by Kathryn Bursch
St. Petersburg, Florida – Greta Wiggins still feels horrible Friday afternoon after spending hours in the emergency room Thursday night.
“My head’s been hurting and my body feels weak,” says Wiggins from her St. Petersburg home.
Wiggins, who has diabetes, suffered an insulin reaction and she blames that on the wrong kind of insulin and a CVS pharmacy.
On Tuesday, Wiggins picked up her usual prescription for a type of insulin called Humulin. She thought she took home two boxes of it.
Humulin is a cloudy liquid that comes in a small vial. But one of the boxes, labeled Humulin by CVS, contained a vial with a clear liquid. It was actually a different type of insulin called Humalog, and that’s the one Wiggins injected.
On Tuesday night, Wiggins knew something was wrong.
“I didn’t want to go to sleep,” Wiggins sobbed. “I didn’t want to go to sleep. I felt I wasn’t going to wake up.”
So the next day Wiggins called CVS. Wiggins says she was assured that she had received the correct medication, so she continued taking it.
However, by Thursday morning Wiggins felt so ill she went to her doctor and he discovered the mix-up. “My doctor said, ‘No wonder you’re sick. You’re taking the wrong medicine.’”
Wiggins’ doctor could not talk with Tampa Bay’s 10 News about Wiggins’ case because of confidentiality concerns. But in general, he says Humulin and Humalog work differently and that a mix-up could be serious.
Wiggins says CVS admitted the mistake and offered to give her a $25 gift card for her inconvenience. But this mother of four says what she went through was much more than an inconvenience.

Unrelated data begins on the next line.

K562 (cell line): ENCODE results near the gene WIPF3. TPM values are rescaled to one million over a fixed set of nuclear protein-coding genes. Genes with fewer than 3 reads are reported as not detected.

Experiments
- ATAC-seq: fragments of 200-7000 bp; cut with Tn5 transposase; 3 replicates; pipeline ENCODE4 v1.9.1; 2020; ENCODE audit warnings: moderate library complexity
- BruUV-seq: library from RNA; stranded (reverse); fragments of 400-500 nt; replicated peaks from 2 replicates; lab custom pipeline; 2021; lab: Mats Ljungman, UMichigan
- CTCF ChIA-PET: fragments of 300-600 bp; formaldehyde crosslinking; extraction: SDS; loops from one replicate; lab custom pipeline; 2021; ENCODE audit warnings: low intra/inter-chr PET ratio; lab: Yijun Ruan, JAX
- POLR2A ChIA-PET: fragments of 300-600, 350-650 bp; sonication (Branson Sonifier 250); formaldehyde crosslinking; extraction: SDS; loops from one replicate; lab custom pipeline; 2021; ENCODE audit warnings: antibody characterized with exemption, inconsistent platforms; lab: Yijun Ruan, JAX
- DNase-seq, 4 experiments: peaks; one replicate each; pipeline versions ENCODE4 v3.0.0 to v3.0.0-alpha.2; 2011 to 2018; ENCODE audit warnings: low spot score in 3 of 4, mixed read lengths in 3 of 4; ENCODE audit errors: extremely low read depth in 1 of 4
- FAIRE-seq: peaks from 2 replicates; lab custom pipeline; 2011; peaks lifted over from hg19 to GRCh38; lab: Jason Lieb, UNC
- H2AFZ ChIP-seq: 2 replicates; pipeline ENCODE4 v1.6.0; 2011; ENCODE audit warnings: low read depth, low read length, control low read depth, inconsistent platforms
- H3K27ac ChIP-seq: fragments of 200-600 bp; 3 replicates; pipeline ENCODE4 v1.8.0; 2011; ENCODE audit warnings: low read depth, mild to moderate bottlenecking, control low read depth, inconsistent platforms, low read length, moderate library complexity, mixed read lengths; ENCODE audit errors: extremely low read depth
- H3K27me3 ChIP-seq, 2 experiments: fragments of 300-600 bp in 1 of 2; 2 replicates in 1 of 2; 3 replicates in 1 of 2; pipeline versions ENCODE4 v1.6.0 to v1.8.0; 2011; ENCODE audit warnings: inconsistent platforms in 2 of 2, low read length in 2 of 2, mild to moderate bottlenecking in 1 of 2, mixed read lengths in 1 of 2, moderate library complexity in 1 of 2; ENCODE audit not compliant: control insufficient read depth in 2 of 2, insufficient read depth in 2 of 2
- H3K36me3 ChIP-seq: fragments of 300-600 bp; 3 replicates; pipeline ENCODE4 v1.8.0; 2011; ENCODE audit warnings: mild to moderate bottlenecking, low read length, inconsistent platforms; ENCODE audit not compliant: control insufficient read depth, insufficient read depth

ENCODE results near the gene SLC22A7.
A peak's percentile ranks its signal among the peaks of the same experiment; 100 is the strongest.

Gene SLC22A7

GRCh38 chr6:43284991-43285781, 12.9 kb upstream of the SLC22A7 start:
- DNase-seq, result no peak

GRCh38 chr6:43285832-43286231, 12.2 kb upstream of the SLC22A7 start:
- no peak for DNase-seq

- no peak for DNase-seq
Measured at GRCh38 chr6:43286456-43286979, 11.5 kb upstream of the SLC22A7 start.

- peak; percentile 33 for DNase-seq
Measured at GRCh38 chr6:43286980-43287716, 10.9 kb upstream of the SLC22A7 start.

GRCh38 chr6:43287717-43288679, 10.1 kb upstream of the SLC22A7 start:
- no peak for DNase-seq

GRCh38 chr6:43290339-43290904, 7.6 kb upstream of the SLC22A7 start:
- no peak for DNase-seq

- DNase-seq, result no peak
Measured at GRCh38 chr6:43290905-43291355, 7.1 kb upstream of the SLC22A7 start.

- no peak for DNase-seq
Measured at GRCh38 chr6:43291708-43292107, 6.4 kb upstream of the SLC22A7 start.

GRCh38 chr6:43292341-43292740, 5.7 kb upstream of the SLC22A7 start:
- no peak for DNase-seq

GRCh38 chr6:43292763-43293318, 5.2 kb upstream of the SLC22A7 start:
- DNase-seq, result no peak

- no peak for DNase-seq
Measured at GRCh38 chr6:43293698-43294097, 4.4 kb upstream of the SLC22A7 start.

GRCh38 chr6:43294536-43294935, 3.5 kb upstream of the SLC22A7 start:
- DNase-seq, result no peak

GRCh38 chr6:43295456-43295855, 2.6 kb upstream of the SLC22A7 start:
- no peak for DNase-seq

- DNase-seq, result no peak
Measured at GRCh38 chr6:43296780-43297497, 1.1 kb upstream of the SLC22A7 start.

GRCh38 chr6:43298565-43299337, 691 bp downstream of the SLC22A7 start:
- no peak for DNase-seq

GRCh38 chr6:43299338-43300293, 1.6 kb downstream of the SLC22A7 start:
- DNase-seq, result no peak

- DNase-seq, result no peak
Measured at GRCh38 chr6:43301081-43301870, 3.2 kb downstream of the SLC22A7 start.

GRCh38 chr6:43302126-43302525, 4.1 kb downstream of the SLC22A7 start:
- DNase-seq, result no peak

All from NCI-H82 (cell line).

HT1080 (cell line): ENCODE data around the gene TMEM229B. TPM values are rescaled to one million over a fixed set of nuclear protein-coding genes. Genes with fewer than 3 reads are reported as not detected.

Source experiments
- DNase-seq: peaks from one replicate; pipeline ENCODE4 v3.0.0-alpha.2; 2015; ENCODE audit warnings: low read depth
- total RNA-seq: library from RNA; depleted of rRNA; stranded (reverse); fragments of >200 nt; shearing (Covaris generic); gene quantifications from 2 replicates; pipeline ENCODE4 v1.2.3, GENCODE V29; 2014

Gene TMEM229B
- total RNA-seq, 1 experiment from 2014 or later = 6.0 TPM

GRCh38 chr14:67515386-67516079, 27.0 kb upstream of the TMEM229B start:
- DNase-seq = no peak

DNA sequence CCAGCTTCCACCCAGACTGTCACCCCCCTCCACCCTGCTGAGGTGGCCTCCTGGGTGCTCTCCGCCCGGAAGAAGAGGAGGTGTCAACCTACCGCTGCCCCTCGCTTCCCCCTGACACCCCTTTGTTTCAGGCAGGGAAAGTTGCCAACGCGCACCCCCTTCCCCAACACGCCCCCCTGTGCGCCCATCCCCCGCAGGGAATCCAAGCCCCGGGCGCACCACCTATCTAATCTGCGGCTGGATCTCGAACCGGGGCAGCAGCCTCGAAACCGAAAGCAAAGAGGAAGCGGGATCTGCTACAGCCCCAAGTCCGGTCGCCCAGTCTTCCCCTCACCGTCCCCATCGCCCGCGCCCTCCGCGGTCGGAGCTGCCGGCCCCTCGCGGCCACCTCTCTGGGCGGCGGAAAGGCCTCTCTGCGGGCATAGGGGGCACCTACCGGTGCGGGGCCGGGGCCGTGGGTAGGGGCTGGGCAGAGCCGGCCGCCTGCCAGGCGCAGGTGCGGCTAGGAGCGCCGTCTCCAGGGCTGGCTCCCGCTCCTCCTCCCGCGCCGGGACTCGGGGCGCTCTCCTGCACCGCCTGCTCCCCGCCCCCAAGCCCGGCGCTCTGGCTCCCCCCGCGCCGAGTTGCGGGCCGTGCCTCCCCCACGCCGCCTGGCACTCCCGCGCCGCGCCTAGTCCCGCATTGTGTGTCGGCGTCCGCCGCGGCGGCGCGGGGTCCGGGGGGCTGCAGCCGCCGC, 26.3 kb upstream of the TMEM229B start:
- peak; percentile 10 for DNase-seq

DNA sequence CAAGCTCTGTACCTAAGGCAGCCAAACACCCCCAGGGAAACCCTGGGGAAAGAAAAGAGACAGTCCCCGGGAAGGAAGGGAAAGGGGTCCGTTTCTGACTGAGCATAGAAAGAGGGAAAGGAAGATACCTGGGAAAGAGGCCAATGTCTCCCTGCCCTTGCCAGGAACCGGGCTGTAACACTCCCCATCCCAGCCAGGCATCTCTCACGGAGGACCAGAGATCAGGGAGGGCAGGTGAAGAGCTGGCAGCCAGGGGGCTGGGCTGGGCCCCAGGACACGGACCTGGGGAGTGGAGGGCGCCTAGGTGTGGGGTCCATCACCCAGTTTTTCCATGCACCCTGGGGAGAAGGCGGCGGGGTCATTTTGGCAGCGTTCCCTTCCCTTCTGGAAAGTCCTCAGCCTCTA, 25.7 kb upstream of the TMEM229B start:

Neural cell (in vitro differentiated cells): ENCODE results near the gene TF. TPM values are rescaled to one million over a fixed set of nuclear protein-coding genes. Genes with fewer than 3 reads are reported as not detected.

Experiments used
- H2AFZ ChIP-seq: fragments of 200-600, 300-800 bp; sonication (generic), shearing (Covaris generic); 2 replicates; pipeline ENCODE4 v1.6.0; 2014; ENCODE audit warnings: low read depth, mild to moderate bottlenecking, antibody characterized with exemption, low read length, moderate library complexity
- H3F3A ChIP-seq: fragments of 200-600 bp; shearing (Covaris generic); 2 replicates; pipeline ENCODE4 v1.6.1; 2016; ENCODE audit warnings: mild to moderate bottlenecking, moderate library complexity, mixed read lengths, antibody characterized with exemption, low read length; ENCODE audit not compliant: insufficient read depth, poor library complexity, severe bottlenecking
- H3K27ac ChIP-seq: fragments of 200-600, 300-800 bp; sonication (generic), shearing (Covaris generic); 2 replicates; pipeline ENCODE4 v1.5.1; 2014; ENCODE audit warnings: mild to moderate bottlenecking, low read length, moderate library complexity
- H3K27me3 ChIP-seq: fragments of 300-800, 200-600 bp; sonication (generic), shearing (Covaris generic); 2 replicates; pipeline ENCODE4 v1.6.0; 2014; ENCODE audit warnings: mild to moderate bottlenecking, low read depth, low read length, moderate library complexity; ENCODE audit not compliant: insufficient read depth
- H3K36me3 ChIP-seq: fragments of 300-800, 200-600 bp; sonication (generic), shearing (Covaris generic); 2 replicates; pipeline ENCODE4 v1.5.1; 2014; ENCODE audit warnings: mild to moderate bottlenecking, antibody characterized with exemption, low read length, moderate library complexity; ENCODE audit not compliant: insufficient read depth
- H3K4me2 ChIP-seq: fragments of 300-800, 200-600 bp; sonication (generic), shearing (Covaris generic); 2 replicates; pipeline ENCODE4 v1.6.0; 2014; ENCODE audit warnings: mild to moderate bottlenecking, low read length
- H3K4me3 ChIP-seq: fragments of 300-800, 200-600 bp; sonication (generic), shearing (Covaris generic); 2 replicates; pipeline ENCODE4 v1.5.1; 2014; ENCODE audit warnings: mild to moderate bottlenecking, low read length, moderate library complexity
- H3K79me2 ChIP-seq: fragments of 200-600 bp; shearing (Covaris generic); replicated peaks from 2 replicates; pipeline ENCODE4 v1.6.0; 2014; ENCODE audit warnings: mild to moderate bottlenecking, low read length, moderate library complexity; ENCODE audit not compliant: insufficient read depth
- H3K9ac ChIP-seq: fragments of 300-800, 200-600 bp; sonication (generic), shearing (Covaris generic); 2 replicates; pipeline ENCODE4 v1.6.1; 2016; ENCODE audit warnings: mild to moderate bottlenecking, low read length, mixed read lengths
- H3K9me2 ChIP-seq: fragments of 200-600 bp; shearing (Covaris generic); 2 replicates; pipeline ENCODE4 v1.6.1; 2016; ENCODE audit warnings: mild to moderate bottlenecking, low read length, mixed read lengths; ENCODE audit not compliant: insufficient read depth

“They put my life in danger and jeopardy, because I could have died.”
After being contacted by Tampa Bay’s 10 News, CVS/pharmacy extended apologies to Wiggins and offered to pay for her medical expenses. CVS is also investigating what happened.
CVS offered the following statement to us:
CVS/pharmacy Statement for WTSP
The health and safety of our customers is our top priority. We extend our sincere apologies to Ms. Wiggins and we will reimburse her for any medical expenses she incurred as a result of this incident.
CVS/pharmacy has industry leading pharmacy systems and processes designed to enhance the safety of the prescription filling process. In the rare event of a prescription error, we work diligently to learn what happened and take steps to prevent a further occurrence, which is what we are doing in this matter.
We also have strict quality assurance procedures that pharmacy staff are required to follow in the event they are made aware of an incident. It appears that those procedures may not have been properly followed in this case, so we will investigate this matter and reinforce our proper procedures.
Because any process involving people is not immune from the possibility of error or deviation from procedural controls, we remain committed to continually improving quality measures to help ensure our pharmacists fill prescriptions safely and accurately.
Again, we offer our sincere apologies to Ms. Wiggins.
Call me an ■■■, but this is PATIENT ERROR. Obviously this wasn’t her first prescription, so she should know what she is taking. AND why did she call CVS when she didn’t feel right? I don’t know about you, but I would’ve called my doc…
My main question, however, is why didn’t she read the bottle, which is labeled by the manufacturer???
Granted, CVS did make an error (and the main point is that it left the pharmacy), but this is ridiculous. I absolutely hate it when people blame others for their mistakes.